A common practice within the discipline of bonsai is to exhibit a tree by placing it upon a special slab, stand or table. This article describes how to make simple, inexpensive displays – called jitas – using just a few items you can pick up at your local hobby and hardware stores.
When it comes to your bonsai hobby, are you suffering from the mid-winter doldrums? In Ohio in January, temperate trees are dormant, the ground is frozen and the weather outdoors is less than ideal. In short, there’s not much for a bonsai enthusiast to do right now. A quick and easy DIY project to whip up some inexpensive stands for bonsai displays might be the perfect endeavor to start building excitement for the upcoming season.
Maybe you are considering entering one of your trees in a local bonsai exhibit. Or maybe you like to use your bonsai trees to decorate your patio when hosting outdoor events. Either way, this project will net you some simple displays to show off your bonsai in style.
About This Project
I’ll walk you through the steps I took to produce four simple jita-type stands. Jitas are small wood slabs used to display a bonsai or accent plant. While jitas are often thought of as free-form slabs fashioned from tree knurls, the term also encompasses slabs that have been machined.
Since the unfinished slabs used in this project are pre-cut and machined, they’re a cinch to finish with just a little sanding, staining and topcoating. Aside from the slabs and staining products, there are only a few additional low-cost items needed for the project.
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Gathering Materials to Make Displays
For the jitas in this project, we’ll start with inexpensive unfinished wooden plaques sold for use in hobbies such as woodburning and decoupage. You can find them in a variety of shapes and sizes on Amazon and in hobby stores such as Michaels, Hobby Lobby and JOANN. Currently, plaques like the ones I used retail for around $2 – $4 each. Don’t forget that the major hobby chains frequently offer coupons that can reduce the cost of the wood slabs.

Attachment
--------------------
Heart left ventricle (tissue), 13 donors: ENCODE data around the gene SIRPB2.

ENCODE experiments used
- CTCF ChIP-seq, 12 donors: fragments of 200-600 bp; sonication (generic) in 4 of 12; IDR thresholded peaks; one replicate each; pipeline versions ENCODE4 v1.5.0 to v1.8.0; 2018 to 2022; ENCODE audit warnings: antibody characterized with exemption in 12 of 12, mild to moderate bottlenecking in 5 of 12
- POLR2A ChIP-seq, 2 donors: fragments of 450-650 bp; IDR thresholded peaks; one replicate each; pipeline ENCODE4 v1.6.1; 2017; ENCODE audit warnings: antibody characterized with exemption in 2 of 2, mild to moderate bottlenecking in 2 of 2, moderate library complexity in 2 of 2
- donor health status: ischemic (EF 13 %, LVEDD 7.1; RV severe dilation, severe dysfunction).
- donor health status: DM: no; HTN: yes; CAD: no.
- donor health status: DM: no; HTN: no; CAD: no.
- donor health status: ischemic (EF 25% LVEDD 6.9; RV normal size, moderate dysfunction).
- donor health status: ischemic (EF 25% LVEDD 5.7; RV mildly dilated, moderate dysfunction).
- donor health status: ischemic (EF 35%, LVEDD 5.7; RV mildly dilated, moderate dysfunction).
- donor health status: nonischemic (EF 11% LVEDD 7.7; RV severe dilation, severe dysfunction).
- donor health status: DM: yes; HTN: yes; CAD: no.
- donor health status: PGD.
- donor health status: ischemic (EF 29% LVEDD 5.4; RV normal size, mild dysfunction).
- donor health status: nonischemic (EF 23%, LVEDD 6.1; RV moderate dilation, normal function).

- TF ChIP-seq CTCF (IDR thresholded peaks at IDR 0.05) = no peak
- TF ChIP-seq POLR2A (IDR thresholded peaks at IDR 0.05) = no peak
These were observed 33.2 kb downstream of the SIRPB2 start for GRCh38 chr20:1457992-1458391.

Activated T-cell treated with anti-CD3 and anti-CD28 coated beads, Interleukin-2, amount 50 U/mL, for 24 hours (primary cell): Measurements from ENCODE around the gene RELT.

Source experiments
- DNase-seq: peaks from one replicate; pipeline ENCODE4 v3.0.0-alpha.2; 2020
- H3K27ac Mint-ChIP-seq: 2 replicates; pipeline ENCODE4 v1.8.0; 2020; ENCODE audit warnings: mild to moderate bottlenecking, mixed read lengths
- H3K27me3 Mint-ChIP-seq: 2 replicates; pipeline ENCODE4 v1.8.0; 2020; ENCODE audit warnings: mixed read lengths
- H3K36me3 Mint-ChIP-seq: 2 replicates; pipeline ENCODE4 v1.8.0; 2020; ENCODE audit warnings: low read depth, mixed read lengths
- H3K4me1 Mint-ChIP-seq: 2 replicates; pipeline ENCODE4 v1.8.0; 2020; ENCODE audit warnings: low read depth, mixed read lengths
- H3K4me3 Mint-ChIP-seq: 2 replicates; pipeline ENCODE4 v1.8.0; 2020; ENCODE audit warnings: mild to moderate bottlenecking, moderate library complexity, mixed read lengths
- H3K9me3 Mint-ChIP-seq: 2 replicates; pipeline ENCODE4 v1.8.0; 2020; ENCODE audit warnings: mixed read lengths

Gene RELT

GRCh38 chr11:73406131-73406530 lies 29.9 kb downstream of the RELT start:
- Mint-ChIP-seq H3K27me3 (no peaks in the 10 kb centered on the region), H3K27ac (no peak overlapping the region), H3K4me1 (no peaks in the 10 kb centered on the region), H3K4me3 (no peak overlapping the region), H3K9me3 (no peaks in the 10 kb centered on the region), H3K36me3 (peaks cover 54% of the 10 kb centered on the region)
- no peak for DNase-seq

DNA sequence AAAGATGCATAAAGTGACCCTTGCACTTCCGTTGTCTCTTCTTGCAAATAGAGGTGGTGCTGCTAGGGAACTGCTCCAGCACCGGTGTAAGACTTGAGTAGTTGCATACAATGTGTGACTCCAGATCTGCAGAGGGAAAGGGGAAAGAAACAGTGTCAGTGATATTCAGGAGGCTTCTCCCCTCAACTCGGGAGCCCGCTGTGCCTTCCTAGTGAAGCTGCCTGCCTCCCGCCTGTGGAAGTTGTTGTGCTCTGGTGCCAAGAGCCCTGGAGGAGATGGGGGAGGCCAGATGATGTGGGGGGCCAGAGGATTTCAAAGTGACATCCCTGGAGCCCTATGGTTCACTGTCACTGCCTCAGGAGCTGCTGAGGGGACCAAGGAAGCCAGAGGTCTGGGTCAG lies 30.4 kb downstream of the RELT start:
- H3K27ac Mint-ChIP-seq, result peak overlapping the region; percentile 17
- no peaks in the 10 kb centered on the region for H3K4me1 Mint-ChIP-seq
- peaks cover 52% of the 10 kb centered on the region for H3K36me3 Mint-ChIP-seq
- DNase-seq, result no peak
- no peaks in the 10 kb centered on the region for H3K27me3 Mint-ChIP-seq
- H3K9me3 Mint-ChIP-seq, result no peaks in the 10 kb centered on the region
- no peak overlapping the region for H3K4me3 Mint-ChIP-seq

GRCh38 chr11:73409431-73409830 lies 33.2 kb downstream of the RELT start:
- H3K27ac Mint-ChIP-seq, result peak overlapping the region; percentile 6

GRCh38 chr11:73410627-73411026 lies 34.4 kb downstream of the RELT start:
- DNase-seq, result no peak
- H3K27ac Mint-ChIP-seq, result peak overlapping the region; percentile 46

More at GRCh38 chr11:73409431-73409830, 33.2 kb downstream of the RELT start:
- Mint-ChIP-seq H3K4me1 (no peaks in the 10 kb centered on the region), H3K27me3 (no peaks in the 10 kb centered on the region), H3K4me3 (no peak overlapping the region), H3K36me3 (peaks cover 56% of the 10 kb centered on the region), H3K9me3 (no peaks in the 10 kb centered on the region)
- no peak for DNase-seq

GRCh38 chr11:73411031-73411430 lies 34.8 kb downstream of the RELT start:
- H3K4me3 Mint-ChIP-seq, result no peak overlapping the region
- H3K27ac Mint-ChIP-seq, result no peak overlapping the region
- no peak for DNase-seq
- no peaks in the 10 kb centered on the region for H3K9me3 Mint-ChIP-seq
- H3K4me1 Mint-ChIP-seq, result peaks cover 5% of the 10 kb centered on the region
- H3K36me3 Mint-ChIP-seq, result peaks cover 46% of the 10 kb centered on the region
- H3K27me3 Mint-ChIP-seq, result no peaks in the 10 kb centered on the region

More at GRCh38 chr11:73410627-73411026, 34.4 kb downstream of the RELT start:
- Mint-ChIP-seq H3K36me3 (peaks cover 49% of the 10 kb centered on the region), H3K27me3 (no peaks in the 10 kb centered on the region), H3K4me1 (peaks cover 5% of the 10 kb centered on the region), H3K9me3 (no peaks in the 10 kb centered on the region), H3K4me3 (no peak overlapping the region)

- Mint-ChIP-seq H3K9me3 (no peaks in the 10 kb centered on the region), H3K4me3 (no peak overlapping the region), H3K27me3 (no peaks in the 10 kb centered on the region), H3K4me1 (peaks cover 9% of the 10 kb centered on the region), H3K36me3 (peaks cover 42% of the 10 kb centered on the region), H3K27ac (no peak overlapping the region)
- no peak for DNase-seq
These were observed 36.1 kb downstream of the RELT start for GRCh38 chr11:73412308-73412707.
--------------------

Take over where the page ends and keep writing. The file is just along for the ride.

When shopping for plaques, look for those that feature beveled edges similar to the ones shown in my project photos. The bevels add dimension and visual interest to the finished display.
The plaques already have a smooth finish, so a sanding block of #220-grit is sufficient to properly prepare them for staining.
A little about stains
Bonsai displays are typically used for short periods of time, usually indoors, to accentuate trees and accent plantings. For this project, we’ll apply finishes designed for cabinetry, furniture and other indoor projects. To keep costs as low as possible, I recommend selecting stains that come in small, 8-oz cans.
Unfortunately, the stains that I used several years ago for my displays (Rust-oleum Ultimate Wood Stain in Cabernet, American Walnut, and Traditional Cherry) are no longer carried by the major big box hardware stores. Varathane, another Rust-oleum brand, appears to have similar characteristics to my products, and it even comes in two of the three colors I used.
Another option is Minwax Wood Finish Penetrating Stain, available at Lowes. The 8-oz cans sell for around $9 and come in several attractive shades.
Oil-based products like the Minwax, Varathane and Rust-oleum stains I mentioned require a bit of caution and effort when it comes to disposing of the foam brushes and stain-soaked rags used in the project. If you aren’t familiar with the importance and how-tos of proper disposal of these materials, this video from This Old House can help you get up to speed.
If you’d prefer a low-odor, water-based stain that cleans up easily, take a look at the Behr Premium Fast Drying Water-based Wood Stain from Home Depot. Many of its colors come pre-mixed in 8 oz containers priced at around $9. I haven’t tried this product, but based on reviews, it seems some folks find the water-based stains a bit more difficult to work with on large surfaces. However, any differences should be minimal for this project because the wood plaques are relatively small.